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A Large Foyer Chandelier Makes the Ultimate Statement

Infuse Your Entryway with Drama for a Great First Impression

February 07, 2020

A Large Foyer Chandelier Makes the Ultimate Statement

Infuse Your Entryway with Drama for a Great First Impression

February 07, 2020

Chandeliers are made to dazzle regardless of where they're hung. So why not make a statement right from the start? With careful selection, a grand entryway chandelier will set the scene for the rest of your thoughtfully decorated home. But be careful, it's easy to make an expensive mistake during the chandelier-selection process. How to avoid the headache? Here are some easy steps to take to make sure you select the best fixture for your foyer.

Homeowner: Happily Grey | Light: Liberty by HVL

The first thing to consider is what kind of statement you want to make. Since the foyer is more decorative than functional, a large chandelier is your opportunity to express your home personality and set the stage for everything that is to come. Clear the space and envision what you want from it. What says 'welcome home' to you?

Homeowner: Lindsay Arnold | Light: Roundout by HVL. Note how a large, dramatic fixture adds a lot to modest-sized entry.

Next, think about the different ways this chandelier will be viewed. If your entryway has a transom window, it will allow a big chandelier to act as a welcoming beacon to those approaching the front door, its warm, iniviting light spilling out. Guests will be guided to your home, and the scene will be set for the thoughtful design they are about to experience. Similarly, if the foyer is in the heart of your home, the level of drama your chandelier exudes should be one you feel very comfortable living with. After all, you will be seeing it far more often than your guests.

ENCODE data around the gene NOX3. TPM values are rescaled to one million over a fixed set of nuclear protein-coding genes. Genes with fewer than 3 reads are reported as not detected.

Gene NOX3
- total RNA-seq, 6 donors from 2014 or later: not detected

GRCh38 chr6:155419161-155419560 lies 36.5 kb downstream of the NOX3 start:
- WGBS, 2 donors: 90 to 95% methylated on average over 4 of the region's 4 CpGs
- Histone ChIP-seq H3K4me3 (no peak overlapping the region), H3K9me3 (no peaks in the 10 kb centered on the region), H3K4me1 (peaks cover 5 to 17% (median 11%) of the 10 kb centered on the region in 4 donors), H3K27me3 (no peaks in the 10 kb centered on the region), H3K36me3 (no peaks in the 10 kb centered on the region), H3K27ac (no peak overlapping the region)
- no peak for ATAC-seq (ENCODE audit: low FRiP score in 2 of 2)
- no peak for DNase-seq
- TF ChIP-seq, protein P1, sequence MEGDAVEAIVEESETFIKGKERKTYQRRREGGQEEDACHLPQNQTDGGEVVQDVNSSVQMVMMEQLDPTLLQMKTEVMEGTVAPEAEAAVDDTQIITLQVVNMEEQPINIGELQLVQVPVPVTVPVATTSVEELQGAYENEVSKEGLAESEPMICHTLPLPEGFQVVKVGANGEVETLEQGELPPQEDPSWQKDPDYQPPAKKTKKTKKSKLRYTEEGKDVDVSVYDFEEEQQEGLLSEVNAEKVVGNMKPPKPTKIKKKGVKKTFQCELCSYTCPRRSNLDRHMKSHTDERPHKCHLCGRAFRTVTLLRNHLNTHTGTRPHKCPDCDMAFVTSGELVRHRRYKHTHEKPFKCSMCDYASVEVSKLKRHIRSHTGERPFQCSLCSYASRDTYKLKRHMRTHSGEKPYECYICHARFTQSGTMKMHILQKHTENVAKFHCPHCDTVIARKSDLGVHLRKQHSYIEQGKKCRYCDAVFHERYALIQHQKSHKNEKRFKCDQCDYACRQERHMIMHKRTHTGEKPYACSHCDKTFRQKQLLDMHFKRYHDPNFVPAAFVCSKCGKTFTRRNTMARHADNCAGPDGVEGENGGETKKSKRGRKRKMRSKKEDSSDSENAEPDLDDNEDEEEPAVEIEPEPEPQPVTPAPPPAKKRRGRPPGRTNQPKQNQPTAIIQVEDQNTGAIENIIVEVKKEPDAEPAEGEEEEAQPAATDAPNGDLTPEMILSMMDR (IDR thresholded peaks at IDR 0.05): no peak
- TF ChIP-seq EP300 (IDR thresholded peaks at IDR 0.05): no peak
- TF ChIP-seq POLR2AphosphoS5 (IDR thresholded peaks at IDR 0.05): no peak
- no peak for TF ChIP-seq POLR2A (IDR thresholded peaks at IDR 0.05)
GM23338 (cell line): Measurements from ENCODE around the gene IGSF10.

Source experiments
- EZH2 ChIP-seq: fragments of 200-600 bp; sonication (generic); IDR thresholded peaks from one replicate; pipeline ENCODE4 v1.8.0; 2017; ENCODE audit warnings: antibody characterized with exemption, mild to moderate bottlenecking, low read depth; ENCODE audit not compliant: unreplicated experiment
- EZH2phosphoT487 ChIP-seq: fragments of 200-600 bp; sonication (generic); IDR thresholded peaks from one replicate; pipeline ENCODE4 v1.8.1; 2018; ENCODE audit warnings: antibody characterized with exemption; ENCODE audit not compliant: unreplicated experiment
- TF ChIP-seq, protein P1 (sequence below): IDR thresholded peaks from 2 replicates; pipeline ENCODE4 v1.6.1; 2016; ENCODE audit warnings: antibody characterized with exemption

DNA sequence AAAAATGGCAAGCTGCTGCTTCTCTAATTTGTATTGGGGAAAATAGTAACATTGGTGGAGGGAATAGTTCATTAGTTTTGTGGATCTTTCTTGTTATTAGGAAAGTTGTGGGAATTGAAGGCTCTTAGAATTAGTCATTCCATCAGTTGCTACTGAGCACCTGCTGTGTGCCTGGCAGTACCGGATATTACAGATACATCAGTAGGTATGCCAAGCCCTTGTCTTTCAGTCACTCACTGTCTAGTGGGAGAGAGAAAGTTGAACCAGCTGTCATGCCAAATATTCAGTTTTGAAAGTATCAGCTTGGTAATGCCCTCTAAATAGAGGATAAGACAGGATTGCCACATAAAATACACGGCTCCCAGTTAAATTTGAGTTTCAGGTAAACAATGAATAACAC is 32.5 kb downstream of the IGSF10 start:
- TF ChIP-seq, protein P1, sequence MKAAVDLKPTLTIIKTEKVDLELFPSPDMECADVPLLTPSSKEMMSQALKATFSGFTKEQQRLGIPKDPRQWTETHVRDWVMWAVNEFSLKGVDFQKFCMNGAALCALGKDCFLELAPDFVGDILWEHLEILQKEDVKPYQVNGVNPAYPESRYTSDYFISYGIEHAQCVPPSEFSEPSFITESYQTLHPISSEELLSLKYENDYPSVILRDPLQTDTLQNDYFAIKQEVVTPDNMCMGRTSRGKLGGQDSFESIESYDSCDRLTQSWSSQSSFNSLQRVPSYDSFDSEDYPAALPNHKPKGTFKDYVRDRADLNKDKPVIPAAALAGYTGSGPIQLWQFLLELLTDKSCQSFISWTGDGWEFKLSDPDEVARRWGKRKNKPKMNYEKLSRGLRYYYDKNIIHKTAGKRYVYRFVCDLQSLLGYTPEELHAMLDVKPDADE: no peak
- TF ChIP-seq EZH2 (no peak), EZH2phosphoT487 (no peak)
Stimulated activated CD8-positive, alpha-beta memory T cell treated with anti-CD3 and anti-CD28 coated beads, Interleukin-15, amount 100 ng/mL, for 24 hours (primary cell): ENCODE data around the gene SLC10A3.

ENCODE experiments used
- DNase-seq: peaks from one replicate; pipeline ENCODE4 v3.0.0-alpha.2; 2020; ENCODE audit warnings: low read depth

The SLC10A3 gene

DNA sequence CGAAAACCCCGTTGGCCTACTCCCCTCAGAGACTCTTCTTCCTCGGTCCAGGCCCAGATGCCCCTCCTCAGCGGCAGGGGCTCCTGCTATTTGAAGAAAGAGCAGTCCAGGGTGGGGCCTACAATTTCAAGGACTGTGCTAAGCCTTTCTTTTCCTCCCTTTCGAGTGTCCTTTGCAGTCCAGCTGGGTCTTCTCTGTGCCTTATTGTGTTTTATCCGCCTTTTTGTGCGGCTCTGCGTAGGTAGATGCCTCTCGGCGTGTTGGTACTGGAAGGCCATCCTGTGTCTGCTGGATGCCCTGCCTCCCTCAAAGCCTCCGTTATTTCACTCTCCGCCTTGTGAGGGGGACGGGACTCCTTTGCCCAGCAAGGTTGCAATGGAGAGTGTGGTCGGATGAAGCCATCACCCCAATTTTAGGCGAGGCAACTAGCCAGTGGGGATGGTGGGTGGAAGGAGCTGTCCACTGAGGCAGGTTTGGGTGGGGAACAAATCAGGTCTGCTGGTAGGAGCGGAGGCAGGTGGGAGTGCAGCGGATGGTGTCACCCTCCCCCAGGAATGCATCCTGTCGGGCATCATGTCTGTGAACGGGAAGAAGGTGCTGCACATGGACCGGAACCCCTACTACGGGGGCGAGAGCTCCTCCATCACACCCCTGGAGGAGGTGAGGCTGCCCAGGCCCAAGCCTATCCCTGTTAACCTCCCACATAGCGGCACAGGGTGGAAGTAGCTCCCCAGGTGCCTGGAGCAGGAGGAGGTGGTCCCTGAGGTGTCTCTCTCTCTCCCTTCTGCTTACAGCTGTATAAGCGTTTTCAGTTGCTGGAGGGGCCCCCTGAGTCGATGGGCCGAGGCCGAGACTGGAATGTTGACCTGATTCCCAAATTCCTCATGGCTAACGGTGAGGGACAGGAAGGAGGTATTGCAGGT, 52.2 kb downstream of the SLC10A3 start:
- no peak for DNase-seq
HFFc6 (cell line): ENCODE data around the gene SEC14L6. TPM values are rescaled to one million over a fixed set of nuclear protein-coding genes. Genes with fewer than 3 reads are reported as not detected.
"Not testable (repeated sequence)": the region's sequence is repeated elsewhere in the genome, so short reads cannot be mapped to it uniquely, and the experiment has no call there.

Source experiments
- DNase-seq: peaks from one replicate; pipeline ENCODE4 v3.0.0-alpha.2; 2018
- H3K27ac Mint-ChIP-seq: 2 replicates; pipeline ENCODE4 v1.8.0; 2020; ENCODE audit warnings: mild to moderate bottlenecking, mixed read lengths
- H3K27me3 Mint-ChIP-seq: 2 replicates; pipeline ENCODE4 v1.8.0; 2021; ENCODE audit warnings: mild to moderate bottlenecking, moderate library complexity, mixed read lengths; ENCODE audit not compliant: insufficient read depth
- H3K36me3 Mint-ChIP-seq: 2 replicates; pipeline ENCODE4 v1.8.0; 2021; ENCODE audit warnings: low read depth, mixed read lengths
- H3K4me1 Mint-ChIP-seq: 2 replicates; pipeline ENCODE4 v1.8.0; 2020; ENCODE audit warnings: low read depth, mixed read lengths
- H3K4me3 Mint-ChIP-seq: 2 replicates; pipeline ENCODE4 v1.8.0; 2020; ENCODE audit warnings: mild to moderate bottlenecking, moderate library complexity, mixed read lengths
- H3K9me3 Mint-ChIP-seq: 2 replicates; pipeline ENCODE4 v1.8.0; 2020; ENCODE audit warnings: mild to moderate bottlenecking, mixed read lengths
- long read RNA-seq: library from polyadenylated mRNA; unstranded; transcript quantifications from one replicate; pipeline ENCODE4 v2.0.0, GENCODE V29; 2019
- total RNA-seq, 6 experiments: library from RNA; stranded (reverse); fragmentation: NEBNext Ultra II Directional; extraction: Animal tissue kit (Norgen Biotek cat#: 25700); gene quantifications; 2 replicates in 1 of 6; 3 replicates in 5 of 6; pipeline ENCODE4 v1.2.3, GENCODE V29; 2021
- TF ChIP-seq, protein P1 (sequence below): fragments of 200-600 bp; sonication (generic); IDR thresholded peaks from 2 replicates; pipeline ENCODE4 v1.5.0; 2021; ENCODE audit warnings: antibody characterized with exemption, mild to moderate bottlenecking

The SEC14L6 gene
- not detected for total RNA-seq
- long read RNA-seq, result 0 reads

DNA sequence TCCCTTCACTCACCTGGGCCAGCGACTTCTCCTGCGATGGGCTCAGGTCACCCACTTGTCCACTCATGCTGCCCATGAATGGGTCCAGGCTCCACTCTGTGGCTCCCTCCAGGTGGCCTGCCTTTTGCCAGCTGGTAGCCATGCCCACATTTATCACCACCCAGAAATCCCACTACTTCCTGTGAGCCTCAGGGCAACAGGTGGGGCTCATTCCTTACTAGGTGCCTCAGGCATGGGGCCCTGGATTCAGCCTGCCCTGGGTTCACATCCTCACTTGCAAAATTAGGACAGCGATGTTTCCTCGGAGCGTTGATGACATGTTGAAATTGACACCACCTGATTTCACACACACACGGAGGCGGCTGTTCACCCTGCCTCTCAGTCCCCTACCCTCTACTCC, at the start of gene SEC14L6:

Design & Home: Jewel Marlowe, Jeweled Interiors | Light: Ashleigh by Mitzi, elegantly contrasted with a ceiling medallion

The wagon-wheel style chandelier will provide a classic, rustic feel, pairing beautifully with exposed stone and neutral tones. It can also serve as a starting point for some sophisticated and even glamorous fixtures in a more contemporary style.

A layered, textured chandelier will establish a very high level of design, and is sure to make a dramatic statement. 

Graffiti by Corbett delivers on the glamour with layers of textural intrigue

A streamlined silhouette provides low-stakes lighting yet unequivocal elegance. The simple, iconic shapes play well against a variety of design styles and work beautifully above landings.

Design: This Old Hudson | Light: Sawyer by Troy

Lanterns have historically enjoyed placement in entryway and adjacent hallway spaces. Expanded in size and light output, lanterns sometimes fall into the chandelier category. A contemporary lantern resonates with this notion of coming home, while offering dazzling style. 

Troy's Morgan fixture is modern update on the lantern concept

After these factors, the most important consideration is sizing. It's essential to leave at least seven feet between the floor and the base of the chandelier in order to provide the necessary head room. Also, try to preserve four feet of space between the widest parts of the fixture and your wall. Without this clearance, the chandelier can feel cramped. Finally, for a particularly grand entryway in a space with a ceiling taller than 10 feet, consider a two-tiered or even three-tiered chandelier. 

And don't forget, there's no rule stating you can only have one chandelier in your entryway. Based on the size and layout of yours, you may want to suspend three at staggered heights.

Design: KBN Interiors | Light: Glendale by HVL